University of California, Riverside

Department of Electrical and Computer Engineering

Through-Silicon-Via Devices and Circuits: Towards Submilimeter Sensing for Geo-Data Mining

Through-Silicon-Via Devices and Circuits: Towards Submilimeter Sensing for Geo-Data....

Through-Silicon-Via Devices and Circuits: Towards Submilimeter Sensing for Geo-Data Mining

February 27, 2015 - 2:00 pm
Bourns Hall, A265


Big Data is becoming an integral part of every sector in the global economy, enhancing the quality and efficiency of human capital operations. Yet in some sectors, critical data is never easy to collect. In this talk, I will first demonstrate some unprecedented challenges on the design of submillimeter sensors needed in geo-data mining, which are of critical importance to applications such as geothermal utilization and structural safety. The functional complexity and tight area budget are hard to satisfy using any existing design schemes. I will then show that a novel framework, derived from three-dimensional integrated systems, may come to rescue. It is based on our interesting discovery that idle through-silicon-vias (TSVs) can in fact be made as ultra-compact devices. An example will be given on the TSV inductor and its application to area-hungry DC-DC converters. Experiments on product-level designs verify that significant area reduction can be achieved with almost no loss in performance. Finally, I will briefly discuss my other research directions, including sensor-guided low power computing, stochastic circuit design for hardware security, and smart grid security.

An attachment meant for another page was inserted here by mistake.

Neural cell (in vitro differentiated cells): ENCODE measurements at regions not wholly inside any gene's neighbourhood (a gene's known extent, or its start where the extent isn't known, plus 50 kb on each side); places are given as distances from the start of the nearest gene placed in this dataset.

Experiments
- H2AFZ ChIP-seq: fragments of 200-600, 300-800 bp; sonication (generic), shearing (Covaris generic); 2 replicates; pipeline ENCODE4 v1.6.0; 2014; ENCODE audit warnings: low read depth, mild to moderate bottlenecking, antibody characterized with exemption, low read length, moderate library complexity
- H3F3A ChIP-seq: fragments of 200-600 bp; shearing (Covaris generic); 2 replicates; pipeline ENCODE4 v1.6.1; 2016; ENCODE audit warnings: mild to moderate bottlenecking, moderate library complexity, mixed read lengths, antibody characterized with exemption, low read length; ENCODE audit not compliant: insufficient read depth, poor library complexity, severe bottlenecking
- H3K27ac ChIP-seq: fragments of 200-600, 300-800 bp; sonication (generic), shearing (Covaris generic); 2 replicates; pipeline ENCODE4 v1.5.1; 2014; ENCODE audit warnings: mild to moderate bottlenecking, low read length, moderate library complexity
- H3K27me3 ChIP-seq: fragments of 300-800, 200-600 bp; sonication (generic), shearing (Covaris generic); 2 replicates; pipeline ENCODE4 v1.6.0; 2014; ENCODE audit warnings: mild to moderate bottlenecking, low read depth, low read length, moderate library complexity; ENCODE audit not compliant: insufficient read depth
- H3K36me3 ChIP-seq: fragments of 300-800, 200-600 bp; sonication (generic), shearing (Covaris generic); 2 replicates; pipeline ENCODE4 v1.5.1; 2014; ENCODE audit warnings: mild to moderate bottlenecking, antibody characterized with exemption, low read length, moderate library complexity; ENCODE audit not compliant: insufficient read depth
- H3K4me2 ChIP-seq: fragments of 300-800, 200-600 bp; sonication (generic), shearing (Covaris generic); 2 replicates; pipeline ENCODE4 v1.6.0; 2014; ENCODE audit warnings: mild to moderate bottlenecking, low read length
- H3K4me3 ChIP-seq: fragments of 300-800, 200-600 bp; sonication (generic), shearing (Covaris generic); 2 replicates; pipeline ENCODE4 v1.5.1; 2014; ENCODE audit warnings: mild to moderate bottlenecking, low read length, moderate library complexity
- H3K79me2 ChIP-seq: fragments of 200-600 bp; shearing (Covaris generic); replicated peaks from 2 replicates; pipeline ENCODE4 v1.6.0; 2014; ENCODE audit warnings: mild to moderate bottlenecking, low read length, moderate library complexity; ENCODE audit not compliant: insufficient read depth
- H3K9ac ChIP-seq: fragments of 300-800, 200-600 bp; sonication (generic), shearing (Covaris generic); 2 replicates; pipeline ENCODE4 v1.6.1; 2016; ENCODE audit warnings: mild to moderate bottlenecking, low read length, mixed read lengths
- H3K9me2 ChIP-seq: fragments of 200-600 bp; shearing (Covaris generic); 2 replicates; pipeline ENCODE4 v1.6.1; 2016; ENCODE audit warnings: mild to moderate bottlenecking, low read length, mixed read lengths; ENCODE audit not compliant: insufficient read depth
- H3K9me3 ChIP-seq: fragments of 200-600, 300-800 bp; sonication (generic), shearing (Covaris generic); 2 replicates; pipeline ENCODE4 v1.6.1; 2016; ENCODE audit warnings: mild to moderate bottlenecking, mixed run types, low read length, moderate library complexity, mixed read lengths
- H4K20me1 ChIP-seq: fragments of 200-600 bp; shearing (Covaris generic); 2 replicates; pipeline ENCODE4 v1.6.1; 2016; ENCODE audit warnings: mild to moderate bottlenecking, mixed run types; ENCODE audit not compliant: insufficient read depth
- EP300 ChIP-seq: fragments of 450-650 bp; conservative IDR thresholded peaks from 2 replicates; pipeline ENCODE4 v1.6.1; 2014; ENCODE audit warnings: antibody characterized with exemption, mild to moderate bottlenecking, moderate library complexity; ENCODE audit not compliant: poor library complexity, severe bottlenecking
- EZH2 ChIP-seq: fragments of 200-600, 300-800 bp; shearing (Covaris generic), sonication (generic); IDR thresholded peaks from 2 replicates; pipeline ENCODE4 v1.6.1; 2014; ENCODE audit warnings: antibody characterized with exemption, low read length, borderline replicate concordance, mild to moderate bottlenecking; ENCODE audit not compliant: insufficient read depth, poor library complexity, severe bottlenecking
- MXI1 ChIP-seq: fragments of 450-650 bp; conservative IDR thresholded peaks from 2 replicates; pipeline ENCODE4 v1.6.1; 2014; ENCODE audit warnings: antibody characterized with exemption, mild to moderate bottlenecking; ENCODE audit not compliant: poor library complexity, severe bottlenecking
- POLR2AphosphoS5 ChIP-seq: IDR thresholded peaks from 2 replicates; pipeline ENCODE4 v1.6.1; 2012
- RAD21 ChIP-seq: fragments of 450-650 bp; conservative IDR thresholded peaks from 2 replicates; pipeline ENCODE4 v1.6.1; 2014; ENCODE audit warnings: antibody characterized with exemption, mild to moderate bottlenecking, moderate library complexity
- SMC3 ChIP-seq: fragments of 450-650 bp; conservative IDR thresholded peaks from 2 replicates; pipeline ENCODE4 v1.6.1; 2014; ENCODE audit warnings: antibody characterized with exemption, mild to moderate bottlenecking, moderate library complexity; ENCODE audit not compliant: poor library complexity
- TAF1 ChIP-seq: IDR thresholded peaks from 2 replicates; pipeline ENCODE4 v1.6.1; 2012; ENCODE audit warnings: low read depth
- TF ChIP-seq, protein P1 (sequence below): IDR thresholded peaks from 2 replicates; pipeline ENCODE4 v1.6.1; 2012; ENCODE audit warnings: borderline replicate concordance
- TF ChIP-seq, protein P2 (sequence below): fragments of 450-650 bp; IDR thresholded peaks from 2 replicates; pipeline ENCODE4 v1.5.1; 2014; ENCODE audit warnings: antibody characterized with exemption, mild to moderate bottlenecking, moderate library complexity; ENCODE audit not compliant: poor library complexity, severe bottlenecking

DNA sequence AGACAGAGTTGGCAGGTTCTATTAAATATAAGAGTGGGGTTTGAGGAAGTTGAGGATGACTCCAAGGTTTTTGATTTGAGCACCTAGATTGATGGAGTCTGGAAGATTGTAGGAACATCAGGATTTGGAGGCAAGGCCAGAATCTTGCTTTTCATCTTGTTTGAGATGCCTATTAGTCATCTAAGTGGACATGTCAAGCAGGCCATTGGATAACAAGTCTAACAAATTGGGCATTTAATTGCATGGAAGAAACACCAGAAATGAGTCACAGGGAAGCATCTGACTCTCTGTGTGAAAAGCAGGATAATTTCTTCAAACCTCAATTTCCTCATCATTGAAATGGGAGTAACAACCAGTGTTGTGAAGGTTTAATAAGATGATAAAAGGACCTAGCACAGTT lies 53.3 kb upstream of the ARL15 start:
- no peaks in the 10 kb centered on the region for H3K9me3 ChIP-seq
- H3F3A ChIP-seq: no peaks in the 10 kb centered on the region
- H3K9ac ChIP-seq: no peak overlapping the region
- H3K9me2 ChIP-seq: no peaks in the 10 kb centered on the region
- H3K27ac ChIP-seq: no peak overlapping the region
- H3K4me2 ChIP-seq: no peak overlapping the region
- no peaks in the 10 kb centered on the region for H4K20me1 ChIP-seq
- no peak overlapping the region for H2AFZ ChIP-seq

Yiyu Shi received his B.S. degree (with honors) in Electronic Engineering from Tsinghua University, Beijing, China in 2005, the M.S and Ph.D. degree in Electrical Engineering from the University of California, Los Angeles in 2007 and 2009 respectively. He joined the faculty of Electrical and Computer Engineering Department at Missouri University of Science and Technology in Sept. 2010, where he is the co-founder and site associate director of NSF I/UCRC Net-Centric Software and Systems Center. His current research interests include three-dimensional integrated circuits, embedded computing towards low power and security (SW/HW) and renewable energy applications. Since 2011 he has attracted more than 1.4 million (personal portion only) federal and industry research funding. In recognition of his research, six of his papers have been nominated for the Best Paper Award and one paper has received the Best Paper in Track, all in top conferences (DAC'05, ICCAD'07, ICCD'08, ASPDAC'09, DAC'09, ISPD'13, ICCAD'14). He was also the recipient of IBM Invention Achievement Award (2009), Japan Society for the Promotion of Science (JSPS) Faculty Invitation Fellowship, Humboldt Research Fellowship for Experienced Researchers, Carl Friedrich von Siemens Research Fellowship, Missouri S&T Faculty Excellence Award, the Academy of Science (St. Louis) Innovation Award, IEEE St. Louis Section Outstanding Educator Award, and National Science Foundation CAREER Award (all in 2014)). He has served on the technical program committee of many international conferences including DAC, ICCAD, ISPD, ASPDAC and ICCD. He is a senior member of IEEE.

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